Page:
Review Summary: Arsis returns to a slightly different form with their best album to date.
Even being a fan of Arsis, I’ll be the first to admit that United in Regret
was pretty much a complete suckfest. It had all the symptoms of a sophomore slump: uninspired riffs, repetitive structures, solos that showed no emotion and never went anywhere, and an overall lack of the inspirational fire that made their debut, A Celebration of Guilt
so enjoyable. After the release of their marvelous EP, A Diamond for Disease
(which was actually written after much of the material on United in Regret
, to no surprise) many fans were excited about but ultimately let down by the uninspired, repetitive mess that was United in Regret
. Thankfully, Arsis has rewarded their fans’ patience with We Are the Nightmare
, which I would consider to be their best and most cohesive album to date.
On previous releases, Arsis wrote and recorded as a two-man project. Now that Arsis has four full-time members helping to write, it’s obvious that they’re able to come up with more ideas and pour them together into great, cohesive songs instead of just depending on 2 minutes worth of ideas dragged for 4-5 minutes. James Malone’s signature guitar style is still quite apparent on the album (expect lots of arpeggios!), but it seems a great burden has been lifted from his shoulders in the writing process with the help from the new members, ultimately making the album more varied and feel less forced as a whole.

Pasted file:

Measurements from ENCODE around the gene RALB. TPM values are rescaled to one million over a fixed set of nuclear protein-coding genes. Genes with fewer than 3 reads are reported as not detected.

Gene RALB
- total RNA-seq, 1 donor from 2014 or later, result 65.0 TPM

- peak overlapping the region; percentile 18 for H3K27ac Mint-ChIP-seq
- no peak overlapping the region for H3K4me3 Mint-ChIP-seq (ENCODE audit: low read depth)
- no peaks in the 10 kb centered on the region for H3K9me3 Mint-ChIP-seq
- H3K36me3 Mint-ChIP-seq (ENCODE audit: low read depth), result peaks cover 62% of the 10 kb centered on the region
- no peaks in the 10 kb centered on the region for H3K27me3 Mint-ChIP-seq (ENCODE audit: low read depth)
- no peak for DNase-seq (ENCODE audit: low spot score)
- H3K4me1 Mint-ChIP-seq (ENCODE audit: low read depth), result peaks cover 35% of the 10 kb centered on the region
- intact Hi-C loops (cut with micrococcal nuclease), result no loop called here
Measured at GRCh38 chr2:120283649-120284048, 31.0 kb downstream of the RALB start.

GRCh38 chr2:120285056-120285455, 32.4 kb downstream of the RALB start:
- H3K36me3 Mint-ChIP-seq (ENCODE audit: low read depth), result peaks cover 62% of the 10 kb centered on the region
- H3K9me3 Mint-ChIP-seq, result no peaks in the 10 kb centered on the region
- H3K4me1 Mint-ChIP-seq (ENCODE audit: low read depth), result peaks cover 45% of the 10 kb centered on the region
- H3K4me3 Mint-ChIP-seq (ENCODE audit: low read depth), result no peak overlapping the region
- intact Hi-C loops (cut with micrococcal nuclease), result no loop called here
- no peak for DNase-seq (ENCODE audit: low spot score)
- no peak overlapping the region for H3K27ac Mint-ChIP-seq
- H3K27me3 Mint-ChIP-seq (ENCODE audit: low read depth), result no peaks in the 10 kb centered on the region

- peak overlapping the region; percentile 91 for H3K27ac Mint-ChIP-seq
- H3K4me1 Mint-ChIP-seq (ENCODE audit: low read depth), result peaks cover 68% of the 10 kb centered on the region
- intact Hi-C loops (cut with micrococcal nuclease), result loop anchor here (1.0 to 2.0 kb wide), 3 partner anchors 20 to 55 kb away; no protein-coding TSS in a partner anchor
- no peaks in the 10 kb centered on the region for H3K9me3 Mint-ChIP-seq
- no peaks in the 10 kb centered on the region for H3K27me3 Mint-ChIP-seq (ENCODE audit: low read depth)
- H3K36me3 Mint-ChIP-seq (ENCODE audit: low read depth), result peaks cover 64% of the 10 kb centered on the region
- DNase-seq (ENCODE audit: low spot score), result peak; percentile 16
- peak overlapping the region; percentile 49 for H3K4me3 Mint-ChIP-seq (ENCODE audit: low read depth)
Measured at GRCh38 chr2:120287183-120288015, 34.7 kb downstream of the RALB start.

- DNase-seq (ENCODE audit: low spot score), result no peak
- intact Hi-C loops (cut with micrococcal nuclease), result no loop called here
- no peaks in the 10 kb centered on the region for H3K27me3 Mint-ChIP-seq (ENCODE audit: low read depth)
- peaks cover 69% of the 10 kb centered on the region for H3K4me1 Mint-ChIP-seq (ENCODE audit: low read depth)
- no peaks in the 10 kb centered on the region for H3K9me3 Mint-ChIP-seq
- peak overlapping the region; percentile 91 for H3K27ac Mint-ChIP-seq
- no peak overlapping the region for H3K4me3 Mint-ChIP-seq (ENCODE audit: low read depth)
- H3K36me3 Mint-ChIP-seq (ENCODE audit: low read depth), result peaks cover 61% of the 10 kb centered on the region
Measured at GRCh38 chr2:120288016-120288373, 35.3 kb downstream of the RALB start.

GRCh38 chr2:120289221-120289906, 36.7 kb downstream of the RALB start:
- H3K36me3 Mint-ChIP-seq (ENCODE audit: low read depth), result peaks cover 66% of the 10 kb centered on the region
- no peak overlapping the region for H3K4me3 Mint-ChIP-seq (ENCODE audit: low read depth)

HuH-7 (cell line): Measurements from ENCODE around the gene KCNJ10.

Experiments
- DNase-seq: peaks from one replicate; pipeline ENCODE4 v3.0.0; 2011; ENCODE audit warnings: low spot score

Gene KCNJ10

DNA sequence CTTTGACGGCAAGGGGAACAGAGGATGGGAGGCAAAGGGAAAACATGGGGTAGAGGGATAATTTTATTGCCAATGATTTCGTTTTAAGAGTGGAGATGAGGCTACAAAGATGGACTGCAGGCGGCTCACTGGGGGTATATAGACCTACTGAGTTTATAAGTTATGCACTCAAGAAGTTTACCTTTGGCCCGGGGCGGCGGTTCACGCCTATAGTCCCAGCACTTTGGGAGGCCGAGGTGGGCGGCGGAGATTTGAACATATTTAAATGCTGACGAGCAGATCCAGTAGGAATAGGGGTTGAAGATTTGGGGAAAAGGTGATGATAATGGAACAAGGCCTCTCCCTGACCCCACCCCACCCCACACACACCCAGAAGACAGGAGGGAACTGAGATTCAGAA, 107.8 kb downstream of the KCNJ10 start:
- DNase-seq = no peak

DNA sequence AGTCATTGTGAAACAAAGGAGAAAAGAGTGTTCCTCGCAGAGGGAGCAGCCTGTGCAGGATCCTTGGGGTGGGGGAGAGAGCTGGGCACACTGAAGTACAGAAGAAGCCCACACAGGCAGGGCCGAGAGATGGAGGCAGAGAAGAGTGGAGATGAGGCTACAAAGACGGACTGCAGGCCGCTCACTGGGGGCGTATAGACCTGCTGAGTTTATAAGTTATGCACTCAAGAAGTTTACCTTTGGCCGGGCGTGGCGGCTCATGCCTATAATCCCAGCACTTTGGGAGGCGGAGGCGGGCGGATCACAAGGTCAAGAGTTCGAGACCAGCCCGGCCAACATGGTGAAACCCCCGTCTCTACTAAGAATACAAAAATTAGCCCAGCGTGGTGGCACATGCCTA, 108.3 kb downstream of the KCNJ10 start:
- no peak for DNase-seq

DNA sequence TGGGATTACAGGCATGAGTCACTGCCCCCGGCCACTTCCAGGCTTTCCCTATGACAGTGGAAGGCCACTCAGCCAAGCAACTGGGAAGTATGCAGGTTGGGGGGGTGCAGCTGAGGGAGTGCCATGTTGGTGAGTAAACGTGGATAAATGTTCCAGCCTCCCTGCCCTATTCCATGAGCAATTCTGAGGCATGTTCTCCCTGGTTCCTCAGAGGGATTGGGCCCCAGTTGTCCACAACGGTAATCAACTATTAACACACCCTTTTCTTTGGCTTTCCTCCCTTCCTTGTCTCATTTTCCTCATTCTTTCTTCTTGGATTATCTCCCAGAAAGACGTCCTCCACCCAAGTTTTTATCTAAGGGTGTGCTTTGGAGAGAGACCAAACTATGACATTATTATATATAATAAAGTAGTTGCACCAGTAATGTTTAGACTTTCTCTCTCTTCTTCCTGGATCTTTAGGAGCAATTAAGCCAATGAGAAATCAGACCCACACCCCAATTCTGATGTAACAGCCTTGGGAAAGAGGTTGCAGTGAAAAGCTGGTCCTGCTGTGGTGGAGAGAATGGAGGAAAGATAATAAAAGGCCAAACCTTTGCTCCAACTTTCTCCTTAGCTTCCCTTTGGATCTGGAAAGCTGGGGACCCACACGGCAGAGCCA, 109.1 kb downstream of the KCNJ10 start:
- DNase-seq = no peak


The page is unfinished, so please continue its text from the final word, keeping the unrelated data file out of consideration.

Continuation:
Arsis’ debut, A Celebration of Guilt
was a great album, but suffered in part due to the fact that it lacked its own identity. I mean, it was well executed, but it wore its influences (Dissection and At the Gates especially) on its sleeves to a great extent. Even though United in Regret
showed signs of uniqueness, it still sucked too much for me to really care. With We Are the Nightmare
, Arsis is certainly moving into their own niche in the metal world with a sound that is unmistakably theirs.
The riffing on the album is impressive, both technically and creatively speaking. It shifts between atonal and uneven to emotively melodic frequently, with plenty of jarring stop-start moments and superbly executed counterpoint harmonies, all while maintaining a balance between (tasteful) technicality, dynamics, and songwriting. It’s more technical than anything else they’ve put out for sure, but they now pull it off much more tastefully than a lot of the pointless wanky parts on United in Regret
and the technicality never seems forced. Killer riffs like the chorus riff in “Failing Winds of Hopeless Greed” and the riff after the chorus in “Servants to the Night” are pretty much the reason I listen to metal. Yeah, they’re that good, and they’re damn consistent throughout, never boring me or having me waiting for the next phrase to start.